Cannabis FAQ's

Facts about Cannabis - Marijuana and Hemp

  1. What is the difference between marijuana and hemp?

    Both marijuana and hemp are varieties of the same cannabis plant species (Cannabis Sativa), and contain active ingredients called cannabinoids, including THC, CBD, and about 100 other cannabinoid types. Marijuana can contain a significant amount of THC (up to 30%), which is the cannabinoid that provides the intoxicating effect desired by some, sometimes taken in combination with other active ingredients. Hemp plants contain very little or no THC (0.3% or less), and are valued for their CBD content, which can be extracted from the plants and infused in products for wellness purposes.

  2. Are Cannabis products legal?

    Because the FDA does not recognize the legality of marijuana or hemp-derived CBD products, it is up to states to regulate these products themselves, for medical or recreational purposes. Many states have already legalized marijuana and hemp products, developed their own regulations for cannabis-infused products, and have a separate agency to license, inspect, and regulate these companies (Cannabis Control Commission, Marijuana Agency). In some states, the cannabis regulatory duties are carried out jointly by the state Department of Public Health in conjunction with the Department of Agriculture (for the cultivation areas). Check with your own state agencies to be clear of the laws in your jurisdiction.

  3. What is CBD?

    Cannabidiol (CBD) is one of more than a hundred cannabinoids found in Cannabis sativa (a plant well known as marijuana and hemp) CBD, along with other cannabinoids (e.g., CBN, CBG, etc.) are present in both marijuana and hemp plants in different concentrations and are used for wellness effects. Relief of anxiety, inflammation and pain are among the most common uses. These cannabinoids are extracted from plants through a variety of methods to yield an extract, which can then be included in capsules, tinctures, lotions, edibles for consumer use.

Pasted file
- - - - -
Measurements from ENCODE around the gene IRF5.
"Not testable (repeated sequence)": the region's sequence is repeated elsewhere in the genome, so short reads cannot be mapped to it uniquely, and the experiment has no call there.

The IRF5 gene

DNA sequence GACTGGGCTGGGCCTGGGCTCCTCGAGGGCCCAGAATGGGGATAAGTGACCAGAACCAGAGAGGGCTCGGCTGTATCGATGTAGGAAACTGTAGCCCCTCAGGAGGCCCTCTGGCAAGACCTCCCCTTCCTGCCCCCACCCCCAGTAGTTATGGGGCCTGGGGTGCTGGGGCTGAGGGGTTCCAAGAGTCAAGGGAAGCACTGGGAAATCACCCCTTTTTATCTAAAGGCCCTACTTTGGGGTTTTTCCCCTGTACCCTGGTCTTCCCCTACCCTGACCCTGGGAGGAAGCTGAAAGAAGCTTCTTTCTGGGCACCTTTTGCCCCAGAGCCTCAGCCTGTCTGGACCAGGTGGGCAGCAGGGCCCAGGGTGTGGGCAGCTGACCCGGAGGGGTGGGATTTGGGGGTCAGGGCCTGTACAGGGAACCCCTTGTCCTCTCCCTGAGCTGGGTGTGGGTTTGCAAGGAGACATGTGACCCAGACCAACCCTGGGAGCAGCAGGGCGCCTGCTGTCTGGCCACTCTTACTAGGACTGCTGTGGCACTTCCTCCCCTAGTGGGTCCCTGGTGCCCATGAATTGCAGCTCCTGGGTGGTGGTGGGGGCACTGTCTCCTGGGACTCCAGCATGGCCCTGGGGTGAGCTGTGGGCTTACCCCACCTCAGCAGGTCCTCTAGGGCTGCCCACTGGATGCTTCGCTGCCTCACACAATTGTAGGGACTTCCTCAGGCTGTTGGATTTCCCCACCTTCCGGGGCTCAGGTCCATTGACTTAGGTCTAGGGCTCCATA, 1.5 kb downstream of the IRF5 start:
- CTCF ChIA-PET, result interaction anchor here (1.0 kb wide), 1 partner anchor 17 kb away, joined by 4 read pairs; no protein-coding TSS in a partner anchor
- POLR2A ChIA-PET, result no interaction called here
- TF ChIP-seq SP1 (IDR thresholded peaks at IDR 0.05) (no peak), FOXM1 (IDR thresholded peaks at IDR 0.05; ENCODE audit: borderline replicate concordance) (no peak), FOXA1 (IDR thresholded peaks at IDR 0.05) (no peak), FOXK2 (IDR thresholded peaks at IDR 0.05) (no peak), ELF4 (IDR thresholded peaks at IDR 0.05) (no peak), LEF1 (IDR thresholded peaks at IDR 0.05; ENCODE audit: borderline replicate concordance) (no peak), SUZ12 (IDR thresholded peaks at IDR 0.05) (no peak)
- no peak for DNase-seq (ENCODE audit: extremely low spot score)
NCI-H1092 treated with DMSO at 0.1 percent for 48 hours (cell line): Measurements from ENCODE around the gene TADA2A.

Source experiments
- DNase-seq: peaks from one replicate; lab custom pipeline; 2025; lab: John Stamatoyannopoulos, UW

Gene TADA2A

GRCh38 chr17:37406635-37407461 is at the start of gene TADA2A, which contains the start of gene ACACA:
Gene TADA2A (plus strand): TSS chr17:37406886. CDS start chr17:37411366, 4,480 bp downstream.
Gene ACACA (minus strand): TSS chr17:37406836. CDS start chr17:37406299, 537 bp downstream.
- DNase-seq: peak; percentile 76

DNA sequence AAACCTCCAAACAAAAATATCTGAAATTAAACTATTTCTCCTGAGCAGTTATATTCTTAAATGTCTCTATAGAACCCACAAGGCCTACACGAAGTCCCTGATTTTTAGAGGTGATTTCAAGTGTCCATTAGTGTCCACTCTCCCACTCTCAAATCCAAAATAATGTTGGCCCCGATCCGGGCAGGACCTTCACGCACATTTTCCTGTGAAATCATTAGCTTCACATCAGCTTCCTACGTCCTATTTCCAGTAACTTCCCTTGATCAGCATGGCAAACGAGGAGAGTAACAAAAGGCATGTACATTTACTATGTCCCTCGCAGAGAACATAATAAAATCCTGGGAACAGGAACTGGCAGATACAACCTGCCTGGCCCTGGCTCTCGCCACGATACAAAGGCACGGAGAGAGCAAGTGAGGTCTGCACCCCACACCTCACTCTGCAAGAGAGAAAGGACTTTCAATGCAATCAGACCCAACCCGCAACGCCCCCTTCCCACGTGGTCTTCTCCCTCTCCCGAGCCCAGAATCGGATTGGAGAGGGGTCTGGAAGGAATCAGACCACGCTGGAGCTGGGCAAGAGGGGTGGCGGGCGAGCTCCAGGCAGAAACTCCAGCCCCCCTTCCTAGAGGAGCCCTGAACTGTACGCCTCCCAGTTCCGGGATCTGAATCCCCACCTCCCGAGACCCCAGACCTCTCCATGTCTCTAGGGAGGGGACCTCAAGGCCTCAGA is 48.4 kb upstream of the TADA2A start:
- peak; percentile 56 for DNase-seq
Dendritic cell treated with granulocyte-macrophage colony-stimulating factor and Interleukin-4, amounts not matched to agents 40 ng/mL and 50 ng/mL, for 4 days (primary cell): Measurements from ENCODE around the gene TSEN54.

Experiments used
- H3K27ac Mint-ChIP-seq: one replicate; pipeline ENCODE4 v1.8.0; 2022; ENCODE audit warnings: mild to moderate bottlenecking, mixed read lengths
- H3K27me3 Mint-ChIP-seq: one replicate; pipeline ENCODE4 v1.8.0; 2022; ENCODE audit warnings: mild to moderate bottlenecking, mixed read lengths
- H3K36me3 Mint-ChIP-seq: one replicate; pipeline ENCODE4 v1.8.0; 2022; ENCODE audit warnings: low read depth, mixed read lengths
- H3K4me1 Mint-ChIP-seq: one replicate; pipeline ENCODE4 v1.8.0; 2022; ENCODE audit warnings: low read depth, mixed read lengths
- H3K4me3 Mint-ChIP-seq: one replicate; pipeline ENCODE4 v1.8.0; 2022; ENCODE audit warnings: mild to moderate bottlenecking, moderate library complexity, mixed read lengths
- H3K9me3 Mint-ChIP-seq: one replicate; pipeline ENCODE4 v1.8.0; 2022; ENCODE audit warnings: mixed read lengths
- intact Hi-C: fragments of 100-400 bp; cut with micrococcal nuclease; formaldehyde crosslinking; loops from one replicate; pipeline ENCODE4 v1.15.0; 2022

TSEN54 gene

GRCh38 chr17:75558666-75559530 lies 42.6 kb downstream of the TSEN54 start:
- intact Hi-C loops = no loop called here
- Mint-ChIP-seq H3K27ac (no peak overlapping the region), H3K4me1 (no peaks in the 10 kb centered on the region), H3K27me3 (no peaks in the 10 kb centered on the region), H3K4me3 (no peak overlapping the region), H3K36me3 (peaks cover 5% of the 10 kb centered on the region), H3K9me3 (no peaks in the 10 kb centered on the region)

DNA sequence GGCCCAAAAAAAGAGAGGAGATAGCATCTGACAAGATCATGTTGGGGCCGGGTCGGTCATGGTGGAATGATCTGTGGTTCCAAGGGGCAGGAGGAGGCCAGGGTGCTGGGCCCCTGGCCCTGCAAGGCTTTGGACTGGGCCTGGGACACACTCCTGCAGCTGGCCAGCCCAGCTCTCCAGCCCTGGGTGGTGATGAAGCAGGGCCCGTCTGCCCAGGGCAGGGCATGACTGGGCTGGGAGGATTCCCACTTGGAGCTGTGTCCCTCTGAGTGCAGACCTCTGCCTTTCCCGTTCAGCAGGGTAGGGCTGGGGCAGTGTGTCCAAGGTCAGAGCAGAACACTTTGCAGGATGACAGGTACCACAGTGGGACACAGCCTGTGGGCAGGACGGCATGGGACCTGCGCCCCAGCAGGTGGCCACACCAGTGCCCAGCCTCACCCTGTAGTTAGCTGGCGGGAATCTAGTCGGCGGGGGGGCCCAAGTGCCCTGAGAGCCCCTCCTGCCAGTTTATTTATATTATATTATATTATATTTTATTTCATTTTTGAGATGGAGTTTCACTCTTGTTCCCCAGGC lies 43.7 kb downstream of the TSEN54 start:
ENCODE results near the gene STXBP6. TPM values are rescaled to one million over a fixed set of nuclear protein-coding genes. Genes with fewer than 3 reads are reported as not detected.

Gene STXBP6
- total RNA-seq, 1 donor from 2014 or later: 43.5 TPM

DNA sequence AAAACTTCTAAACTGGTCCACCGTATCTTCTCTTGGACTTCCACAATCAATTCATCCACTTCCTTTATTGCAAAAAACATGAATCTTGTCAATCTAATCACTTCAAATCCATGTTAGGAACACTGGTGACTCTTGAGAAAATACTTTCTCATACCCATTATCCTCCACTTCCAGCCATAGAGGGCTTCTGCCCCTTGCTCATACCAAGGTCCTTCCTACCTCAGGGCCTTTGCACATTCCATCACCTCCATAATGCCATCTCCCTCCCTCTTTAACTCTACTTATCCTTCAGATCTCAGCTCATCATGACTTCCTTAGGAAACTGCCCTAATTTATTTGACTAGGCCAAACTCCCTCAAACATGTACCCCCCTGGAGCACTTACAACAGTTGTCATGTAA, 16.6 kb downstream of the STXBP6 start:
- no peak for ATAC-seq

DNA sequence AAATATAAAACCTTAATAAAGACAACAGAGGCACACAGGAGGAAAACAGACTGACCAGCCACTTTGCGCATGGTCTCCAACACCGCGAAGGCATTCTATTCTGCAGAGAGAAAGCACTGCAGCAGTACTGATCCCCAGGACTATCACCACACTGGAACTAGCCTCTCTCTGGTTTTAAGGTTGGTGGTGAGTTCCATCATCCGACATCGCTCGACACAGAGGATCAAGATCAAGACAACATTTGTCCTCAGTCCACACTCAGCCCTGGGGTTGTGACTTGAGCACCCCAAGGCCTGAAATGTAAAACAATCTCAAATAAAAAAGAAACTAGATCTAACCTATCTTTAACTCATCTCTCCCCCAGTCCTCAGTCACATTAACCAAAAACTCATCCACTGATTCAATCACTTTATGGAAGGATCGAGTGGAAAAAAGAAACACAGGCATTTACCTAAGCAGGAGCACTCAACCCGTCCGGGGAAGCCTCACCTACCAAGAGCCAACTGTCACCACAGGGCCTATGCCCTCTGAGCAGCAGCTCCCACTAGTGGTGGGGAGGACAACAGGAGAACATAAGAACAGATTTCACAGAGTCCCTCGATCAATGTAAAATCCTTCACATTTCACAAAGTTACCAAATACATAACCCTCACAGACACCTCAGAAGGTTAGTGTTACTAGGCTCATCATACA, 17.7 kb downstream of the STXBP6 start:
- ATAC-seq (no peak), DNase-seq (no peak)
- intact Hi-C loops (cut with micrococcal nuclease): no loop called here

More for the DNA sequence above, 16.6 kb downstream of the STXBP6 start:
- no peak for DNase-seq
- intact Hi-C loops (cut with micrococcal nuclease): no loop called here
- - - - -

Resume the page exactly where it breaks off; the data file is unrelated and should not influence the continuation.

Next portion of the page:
4. Hemp–derived CBD: Is it legal?

    The Agricultural Improvement Act of 2018 (known as The Farm Bill) legalized hemp and hemp-derived products (including hemp-derived CBD containing no more than 0.3% THC). The FDA allows some hemp products to cross state lines (such as hemp seeds, seed oil, and seed protein), but it is illegal for CBD in food products to cross state lines. Some states, such as Colorado and Connecticut, allow CBD to be used in food products as long as the hemp and CBD are produced in a licensed, approved facility and items are not shipped across state lines.

  5. What are the food safety risks of cannabis-infused products?

    Hazards can exist during cultivation, cannabinoid extraction, processing, and distribution of cannabis-infused products, just as in other food products. These include harmful pesticides, mold, pathogens, inadequate food safety and sanitation practices, and materials from unapproved sources. Companies must put procedures in place to identify and control these hazards using a HACCP-based approach to operations.

  6. What is a COA, Certificate of Analysis?

    A Certificate of Analysis is a report provided after lab testing of a particular product, extract or plant, to confirm the presence of harmful contaminants, including pesticides, heavy metals, volatile compounds The Certificate of Analysis also should list the detailed breakdown of cannabinoids in the product, including the potency of each in the total package, and per serving.

  7. How can someone verify the dosages listed on cannabinoid products?

    Customers can request a Certificate of Analysis for the product, from the company itself. This report can verify levels of THC, CBD, and other cannabinoids, as well as safe levels of contaminants in the product.

  8. What controls are there to prevent children from consuming products containing marijuana extract?

    Many states require packaging to be opaque and tamper-resistant, and have no resemblance to popular candy types. Some require an imprint on every item to distinguish them as containing THC.

  9. What kind of testing is done on cannabis products?

    It is recommended that lab testing be done at multiple stages of production to demonstrate product safety, and is typically required by states that have legalized cannabis operations, from the cultivation stage to processing. Lab standards for the cannabis industry are not yet firmly established, but there are qualified labs that can help ensure that products meet minimum safety standards and accurate potency levels.